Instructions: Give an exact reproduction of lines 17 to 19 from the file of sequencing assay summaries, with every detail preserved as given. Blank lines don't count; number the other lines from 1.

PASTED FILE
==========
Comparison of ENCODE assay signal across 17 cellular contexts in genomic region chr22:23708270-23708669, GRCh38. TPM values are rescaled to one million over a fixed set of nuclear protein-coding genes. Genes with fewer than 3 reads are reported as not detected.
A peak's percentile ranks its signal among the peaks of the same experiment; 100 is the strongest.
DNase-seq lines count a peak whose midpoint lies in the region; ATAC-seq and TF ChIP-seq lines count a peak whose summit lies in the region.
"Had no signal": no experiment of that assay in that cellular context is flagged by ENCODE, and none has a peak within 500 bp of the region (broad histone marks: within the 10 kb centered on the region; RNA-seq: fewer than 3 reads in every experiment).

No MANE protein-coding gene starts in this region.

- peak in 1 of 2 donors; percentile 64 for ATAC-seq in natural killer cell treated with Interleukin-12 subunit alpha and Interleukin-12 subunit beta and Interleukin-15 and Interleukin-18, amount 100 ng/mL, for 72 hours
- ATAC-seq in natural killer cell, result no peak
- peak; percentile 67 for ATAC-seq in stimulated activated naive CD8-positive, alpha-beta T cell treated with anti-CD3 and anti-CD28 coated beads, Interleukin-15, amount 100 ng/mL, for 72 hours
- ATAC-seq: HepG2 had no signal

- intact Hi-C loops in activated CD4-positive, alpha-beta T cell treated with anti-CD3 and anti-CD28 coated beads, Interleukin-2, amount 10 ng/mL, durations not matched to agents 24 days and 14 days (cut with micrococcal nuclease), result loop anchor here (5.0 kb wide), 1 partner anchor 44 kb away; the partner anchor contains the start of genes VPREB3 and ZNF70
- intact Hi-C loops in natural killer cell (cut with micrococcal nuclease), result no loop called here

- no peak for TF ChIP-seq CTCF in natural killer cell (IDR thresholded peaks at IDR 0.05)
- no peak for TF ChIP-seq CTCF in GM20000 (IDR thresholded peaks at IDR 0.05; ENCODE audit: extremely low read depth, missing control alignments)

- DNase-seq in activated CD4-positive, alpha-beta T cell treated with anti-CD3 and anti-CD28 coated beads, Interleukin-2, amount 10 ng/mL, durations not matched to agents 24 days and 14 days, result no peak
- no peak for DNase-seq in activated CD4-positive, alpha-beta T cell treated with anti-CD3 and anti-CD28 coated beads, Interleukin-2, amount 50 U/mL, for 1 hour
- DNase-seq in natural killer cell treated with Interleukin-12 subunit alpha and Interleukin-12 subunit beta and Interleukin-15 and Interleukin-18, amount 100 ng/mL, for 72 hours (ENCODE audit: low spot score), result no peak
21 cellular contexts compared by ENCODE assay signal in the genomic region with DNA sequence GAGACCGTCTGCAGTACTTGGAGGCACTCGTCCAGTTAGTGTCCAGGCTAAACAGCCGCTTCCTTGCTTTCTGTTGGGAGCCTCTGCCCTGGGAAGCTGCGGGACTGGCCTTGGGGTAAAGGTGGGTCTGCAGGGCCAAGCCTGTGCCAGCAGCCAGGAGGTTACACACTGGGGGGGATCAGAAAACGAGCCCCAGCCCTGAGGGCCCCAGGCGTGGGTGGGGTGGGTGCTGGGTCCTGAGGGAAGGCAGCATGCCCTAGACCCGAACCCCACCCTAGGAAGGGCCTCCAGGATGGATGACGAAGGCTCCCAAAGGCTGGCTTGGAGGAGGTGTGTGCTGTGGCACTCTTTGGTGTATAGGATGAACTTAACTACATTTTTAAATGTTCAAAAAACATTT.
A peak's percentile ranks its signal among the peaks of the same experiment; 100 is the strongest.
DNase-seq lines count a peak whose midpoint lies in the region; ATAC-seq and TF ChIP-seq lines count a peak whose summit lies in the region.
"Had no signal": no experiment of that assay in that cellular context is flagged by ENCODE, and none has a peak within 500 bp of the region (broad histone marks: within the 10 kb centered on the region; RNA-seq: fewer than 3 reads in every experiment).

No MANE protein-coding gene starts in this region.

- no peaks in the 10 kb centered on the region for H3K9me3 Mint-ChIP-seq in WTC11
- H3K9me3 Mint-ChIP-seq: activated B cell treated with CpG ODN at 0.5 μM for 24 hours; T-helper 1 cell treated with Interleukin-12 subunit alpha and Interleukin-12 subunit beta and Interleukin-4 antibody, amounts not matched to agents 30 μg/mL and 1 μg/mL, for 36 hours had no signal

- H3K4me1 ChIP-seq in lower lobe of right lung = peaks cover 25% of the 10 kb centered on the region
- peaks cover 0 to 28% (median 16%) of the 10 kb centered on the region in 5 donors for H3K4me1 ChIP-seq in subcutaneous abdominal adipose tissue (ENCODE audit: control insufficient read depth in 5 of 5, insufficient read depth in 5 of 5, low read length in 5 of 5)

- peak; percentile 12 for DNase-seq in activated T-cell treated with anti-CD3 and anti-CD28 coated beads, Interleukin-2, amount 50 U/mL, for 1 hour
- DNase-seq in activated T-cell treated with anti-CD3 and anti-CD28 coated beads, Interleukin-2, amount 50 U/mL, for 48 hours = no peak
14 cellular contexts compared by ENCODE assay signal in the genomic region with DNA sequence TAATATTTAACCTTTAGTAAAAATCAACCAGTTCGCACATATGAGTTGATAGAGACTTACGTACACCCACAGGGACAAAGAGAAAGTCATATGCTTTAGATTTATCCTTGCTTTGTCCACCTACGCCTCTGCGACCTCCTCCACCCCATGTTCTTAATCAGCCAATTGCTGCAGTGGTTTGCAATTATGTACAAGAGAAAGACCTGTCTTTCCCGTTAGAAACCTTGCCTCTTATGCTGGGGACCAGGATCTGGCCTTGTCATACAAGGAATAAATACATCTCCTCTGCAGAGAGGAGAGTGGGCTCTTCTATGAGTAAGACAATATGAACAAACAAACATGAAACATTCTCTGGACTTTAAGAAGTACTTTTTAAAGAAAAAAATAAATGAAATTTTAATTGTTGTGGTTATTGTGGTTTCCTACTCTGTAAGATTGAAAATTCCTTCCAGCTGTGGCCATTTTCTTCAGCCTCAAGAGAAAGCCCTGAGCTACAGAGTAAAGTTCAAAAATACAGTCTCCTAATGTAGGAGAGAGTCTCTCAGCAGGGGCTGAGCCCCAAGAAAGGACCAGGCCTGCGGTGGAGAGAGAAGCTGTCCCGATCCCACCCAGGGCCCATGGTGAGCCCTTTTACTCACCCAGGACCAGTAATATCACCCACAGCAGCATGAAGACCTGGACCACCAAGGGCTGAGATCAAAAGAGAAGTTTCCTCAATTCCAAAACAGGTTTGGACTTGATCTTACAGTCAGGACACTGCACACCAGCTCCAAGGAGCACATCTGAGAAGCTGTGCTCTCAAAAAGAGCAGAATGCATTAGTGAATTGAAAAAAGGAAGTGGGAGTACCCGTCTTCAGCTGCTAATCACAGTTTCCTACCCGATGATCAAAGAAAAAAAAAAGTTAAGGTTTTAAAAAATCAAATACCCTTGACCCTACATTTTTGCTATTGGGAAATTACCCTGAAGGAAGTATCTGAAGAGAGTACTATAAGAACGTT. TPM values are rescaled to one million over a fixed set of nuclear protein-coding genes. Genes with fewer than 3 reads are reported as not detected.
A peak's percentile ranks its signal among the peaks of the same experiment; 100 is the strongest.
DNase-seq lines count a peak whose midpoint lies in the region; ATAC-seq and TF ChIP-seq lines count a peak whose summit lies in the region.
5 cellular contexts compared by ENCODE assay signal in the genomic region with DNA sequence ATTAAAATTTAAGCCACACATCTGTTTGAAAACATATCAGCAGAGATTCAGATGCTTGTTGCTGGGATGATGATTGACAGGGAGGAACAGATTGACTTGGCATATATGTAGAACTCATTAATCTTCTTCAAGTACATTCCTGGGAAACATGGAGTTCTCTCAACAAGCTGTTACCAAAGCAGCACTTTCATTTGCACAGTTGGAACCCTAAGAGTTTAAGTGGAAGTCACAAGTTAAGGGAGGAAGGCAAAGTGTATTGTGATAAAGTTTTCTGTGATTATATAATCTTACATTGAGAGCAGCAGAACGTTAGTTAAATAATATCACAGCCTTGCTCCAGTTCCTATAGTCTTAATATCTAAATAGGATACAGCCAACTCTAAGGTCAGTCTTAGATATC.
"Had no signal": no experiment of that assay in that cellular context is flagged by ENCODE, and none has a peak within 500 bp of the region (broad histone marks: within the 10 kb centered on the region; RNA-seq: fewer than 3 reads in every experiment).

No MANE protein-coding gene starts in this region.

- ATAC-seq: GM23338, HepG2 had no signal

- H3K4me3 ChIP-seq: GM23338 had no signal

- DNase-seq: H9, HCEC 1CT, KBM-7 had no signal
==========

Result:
21 cellular contexts compared by ENCODE assay signal in the genomic region with DNA sequence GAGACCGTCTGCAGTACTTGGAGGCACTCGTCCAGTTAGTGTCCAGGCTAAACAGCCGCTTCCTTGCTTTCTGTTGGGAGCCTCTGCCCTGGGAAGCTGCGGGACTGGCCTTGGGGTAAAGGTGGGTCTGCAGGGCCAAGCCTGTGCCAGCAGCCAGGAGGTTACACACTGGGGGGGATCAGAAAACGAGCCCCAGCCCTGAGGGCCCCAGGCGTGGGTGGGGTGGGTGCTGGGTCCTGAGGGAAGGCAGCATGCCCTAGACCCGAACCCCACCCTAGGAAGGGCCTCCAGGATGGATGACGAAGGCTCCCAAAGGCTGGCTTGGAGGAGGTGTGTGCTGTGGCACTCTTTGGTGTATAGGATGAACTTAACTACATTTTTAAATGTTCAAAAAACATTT.
A peak's percentile ranks its signal among the peaks of the same experiment; 100 is the strongest.
DNase-seq lines count a peak whose midpoint lies in the region; ATAC-seq and TF ChIP-seq lines count a peak whose summit lies in the region.